Now when it comes to colour, it really is down to personal preference and ultimately what it is that you want your image to say.

Every Photograph Tells a Story

The best way to approach your decision, is to ask yourself the question “what am I trying to say with this photograph?”

If you’re gunning for mood and grit, then I would say that you couldn’t go far wrong with B&W. Yet, both can help to portray the narrative of a photograph.

With a B&W image, the feelings are almost always the absolutes that work best. One of my favourite B&W photographers is Bill Brandt.

Bill is an expert in image narrative, Every photograph should tell a story

Bill is an expert in image narrative, Every photograph should tell a story

His work is bleak and upsetting, but at the same time defines why the medium is so good at capturing emotion. Some of the best portraits ever shot are B&W, as the medium helps to deliver an extreme connection with its audience.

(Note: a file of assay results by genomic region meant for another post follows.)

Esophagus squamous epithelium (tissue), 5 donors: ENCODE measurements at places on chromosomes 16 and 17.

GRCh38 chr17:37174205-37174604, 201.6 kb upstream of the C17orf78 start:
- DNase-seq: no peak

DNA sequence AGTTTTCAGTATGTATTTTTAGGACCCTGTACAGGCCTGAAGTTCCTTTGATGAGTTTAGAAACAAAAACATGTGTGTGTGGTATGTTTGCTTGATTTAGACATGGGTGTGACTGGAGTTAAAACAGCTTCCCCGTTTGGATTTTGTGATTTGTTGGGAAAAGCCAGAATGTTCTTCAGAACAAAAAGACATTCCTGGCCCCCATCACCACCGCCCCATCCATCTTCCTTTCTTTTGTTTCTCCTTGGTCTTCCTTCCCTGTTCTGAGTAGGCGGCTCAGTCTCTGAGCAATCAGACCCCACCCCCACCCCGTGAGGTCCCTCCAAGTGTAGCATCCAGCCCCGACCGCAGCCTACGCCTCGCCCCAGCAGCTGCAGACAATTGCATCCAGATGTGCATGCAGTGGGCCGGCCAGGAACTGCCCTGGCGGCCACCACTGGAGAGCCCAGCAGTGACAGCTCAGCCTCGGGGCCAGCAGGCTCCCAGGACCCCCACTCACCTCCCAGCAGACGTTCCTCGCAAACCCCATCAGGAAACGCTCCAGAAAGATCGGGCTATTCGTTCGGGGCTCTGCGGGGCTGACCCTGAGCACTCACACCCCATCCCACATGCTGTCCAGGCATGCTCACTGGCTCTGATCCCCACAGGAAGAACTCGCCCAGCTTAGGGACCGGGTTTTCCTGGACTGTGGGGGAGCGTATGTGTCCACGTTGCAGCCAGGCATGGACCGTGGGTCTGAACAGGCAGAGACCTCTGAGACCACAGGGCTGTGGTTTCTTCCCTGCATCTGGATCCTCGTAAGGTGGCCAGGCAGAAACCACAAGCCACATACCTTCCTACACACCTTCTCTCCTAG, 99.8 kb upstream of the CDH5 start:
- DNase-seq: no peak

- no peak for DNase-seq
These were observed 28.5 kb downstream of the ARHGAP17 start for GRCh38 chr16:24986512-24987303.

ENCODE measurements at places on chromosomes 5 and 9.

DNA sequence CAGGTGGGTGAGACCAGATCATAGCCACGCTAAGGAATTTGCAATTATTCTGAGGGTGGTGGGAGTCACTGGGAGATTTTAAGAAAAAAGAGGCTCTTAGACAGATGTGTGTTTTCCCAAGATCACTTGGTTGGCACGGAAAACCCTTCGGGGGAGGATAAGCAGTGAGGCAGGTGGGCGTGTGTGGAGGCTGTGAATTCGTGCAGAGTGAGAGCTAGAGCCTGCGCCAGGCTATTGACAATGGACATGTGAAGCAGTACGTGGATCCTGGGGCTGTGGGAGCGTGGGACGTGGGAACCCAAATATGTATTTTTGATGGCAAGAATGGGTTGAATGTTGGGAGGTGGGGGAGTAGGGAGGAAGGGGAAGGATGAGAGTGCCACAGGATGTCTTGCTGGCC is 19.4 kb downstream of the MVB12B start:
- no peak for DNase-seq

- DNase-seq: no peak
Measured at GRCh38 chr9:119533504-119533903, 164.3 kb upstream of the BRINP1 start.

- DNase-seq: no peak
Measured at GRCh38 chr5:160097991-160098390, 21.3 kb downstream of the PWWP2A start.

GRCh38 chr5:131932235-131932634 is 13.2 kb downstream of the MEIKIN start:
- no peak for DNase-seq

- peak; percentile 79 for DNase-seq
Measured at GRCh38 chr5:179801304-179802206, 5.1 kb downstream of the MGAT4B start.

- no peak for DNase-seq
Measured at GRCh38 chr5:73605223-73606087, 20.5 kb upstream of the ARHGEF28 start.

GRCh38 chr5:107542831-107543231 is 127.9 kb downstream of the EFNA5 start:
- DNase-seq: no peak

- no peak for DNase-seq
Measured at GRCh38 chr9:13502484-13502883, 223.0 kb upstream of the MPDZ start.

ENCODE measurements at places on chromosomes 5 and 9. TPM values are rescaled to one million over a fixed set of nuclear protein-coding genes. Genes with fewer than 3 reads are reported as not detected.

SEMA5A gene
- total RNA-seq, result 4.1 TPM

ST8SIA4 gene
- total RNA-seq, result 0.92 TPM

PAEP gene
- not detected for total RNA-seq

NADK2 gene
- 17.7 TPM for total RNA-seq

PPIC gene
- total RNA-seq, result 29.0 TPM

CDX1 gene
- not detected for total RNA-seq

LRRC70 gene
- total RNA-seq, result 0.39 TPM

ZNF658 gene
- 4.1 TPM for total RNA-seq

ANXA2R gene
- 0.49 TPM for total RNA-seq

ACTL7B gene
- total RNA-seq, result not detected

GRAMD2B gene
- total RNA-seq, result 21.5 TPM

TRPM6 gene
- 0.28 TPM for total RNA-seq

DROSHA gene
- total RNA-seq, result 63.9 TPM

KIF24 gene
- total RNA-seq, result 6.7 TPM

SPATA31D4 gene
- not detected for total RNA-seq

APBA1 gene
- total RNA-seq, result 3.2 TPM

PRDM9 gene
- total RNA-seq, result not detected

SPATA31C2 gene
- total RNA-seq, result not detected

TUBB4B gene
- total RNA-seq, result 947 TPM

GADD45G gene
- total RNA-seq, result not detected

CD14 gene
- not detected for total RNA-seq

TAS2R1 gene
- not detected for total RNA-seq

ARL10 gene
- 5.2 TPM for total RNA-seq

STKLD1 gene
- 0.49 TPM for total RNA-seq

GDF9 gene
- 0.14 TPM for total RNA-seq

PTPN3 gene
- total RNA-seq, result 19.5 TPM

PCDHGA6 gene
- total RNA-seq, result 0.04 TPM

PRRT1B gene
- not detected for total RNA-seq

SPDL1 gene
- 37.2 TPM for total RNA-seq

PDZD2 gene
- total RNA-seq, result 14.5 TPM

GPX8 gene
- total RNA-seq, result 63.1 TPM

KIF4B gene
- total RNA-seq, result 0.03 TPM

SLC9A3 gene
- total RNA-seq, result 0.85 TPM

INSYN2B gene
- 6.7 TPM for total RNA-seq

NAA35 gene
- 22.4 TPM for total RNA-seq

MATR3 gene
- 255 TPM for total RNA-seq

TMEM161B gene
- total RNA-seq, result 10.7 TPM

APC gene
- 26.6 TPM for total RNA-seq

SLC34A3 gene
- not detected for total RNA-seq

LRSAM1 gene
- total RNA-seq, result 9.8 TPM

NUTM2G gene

B&W use here really captures the impact of this shocking image

B&W use here really captures the impact of this shocking image

This photograph for example, would only work in B&W as its message is clearly very violent.

One of the masters of colour photography is Peter Lik. Peter’s landscapes without colour would be soulless and have zero impact. But with colour, the impact is pure beauty. This is due to the multitude of similar colours which create a harmony within the image.

Contrasting yet the various blues flow together perfectly

Contrasting yet the various blues flow together perfectly

These varying degrees of the palate, can lead the viewer through an in-depth visual feast for the retinas.

three subjects with the same colour in shot give them a relationship and thus a narrative

Three subjects with the same colour in shot give them a relationship and thus a narrative

Without the colour, the above image would completely lose its narrative and visual impact, as the colour yellow helps to drive the story of the image.